finding authority to reverse without remand when "the Secretary's determination is in clear disregard of the overwhelming weight of the evidence"Summary of this case from Cox v. Saul
Argued December 11, 1970.
Decided March 2, 1971.
Richard C. Murray, Lutherville, Md., for appellant.
Leonard M. Linton, Jr., Asst. U.S. Atty. (George Beall, U.S. Atty., on brief) for appellee.
This action was brought in the District Court by the appellant, William B. Vitek, against the Secretary of Health, Education, and Welfare pursuant to § 205(g) of the Social Security Act, 42 U.S.C.A. § 405(g), to obtain judicial review of a final decision of the Secretary denying the appellant's application for disability insurance benefits under §§ 216(i) and 223 of the Act, 42 U.S.C.A. §§ 416(i) and 423. The District Court granted the Government's motion for summary judgment, and this appeal followed.
The standard for judicial review in cases of this nature is prescribed in § 205(g) of the Act, 42 U.S.C.A. § 405(g), as follows: "The findings of the Secretary as to any fact, if supported by substantial evidence, shall be conclusive, * * *." Accordingly, the traditional function of the courts in these cases is not to try them de novo, or resolve mere conflicts in the evidence. However, the courts must not abdicate their responsibility to give careful scrutiny to the whole record to assure that there is a sound foundation for the Secretary's findings, and that his conclusion is rational. Bridges v. Gardner, 368 F.2d 86, 90 (5th Cir. 1966); Thomas v. Celebrezze, 331 F.2d 541, 543 (4th Cir. 1964); see also Philley v. Cohen, 293 F. Supp. 1068, 1072 (N.D. Miss. 1968); Baker v. Celebrezze, 241 F. Supp. 971, 973 (E.D.S.C. 1965). Where the Secretary's determination is in clear disregard of the overwhelming weight of the evidence, Congress has empowered the courts to modify or reverse the Secretary's decision "with or without remanding the cause for a rehearing." 42 U.S.C.A. § 405(g); Thomas v. Celebrezze, supra; Branch v. Finch, 313 F. Supp. 337, 342 (D. Kan. 1970); Forbes v. Finch, 307 F. Supp. 1000, 1005 (E.D. Tenn. 1969); Hinson v. Celebrezze, 249 F. Supp. 232, 234 (D.S.C. 1966).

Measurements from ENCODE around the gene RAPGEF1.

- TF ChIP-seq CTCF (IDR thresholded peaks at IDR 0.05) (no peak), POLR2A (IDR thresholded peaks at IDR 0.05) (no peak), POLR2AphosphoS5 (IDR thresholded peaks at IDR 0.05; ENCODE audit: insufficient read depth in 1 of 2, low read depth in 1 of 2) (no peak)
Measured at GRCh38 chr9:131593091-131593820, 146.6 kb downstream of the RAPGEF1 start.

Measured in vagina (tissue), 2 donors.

In October 1966 the claimant filed his present application for benefits, alleging that primarily because of a heart condition he was unable to engage in any substantial gainful employment. To establish his right to disability benefits, Vitek had the burden of demonstrating that he was disabled prior to September 30, 1962.